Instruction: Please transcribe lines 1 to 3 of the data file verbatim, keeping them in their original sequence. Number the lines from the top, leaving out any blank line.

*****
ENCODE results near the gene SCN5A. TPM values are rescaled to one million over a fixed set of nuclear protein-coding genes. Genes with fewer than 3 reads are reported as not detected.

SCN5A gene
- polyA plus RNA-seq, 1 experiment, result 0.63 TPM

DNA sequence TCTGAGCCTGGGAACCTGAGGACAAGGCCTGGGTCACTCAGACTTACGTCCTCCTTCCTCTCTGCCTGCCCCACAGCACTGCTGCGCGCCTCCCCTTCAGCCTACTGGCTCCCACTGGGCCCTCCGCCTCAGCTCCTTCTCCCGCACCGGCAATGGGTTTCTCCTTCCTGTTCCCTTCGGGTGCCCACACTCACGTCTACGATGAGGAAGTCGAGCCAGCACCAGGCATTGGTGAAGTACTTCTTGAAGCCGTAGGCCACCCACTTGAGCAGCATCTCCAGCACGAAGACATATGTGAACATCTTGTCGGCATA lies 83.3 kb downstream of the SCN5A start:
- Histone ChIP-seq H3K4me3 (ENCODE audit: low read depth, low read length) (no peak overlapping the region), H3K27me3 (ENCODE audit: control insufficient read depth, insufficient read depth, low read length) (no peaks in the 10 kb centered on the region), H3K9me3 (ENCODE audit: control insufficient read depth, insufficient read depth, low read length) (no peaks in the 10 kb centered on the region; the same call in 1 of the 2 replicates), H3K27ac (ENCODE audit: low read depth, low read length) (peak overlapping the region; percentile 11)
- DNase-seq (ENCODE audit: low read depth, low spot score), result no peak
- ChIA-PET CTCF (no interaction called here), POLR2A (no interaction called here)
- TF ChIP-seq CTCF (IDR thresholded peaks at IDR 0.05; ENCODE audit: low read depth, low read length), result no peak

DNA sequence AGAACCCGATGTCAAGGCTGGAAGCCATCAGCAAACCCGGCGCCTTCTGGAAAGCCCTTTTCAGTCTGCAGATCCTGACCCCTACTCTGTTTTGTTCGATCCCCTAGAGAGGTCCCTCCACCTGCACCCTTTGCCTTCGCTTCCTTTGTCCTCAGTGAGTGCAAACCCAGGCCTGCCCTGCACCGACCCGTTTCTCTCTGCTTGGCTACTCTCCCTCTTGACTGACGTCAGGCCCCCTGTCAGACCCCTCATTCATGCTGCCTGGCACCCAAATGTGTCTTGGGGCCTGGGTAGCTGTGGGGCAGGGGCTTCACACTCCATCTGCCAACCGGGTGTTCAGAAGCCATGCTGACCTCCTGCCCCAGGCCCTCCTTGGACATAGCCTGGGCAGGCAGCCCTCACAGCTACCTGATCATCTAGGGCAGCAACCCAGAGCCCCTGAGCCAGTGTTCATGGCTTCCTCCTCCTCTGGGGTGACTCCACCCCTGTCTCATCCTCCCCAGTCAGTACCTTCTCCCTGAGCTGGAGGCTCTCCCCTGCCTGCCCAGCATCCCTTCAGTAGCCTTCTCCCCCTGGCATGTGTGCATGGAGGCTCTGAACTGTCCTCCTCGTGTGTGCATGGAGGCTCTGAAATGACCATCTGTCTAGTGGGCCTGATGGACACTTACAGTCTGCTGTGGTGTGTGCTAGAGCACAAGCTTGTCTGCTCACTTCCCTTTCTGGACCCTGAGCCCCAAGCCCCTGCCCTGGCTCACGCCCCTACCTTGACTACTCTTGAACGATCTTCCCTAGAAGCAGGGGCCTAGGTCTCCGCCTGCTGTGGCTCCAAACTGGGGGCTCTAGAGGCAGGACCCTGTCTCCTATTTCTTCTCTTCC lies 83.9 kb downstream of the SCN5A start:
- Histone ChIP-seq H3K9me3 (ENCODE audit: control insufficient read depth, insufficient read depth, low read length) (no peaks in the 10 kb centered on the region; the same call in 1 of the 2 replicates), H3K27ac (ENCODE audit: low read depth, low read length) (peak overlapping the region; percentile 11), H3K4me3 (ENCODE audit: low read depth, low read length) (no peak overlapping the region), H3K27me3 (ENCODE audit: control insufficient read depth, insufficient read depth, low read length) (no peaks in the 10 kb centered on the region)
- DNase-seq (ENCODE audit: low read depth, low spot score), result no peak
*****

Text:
ENCODE results near the gene SCN5A. TPM values are rescaled to one million over a fixed set of nuclear protein-coding genes. Genes with fewer than 3 reads are reported as not detected.

SCN5A gene
- polyA plus RNA-seq, 1 experiment, result 0.63 TPM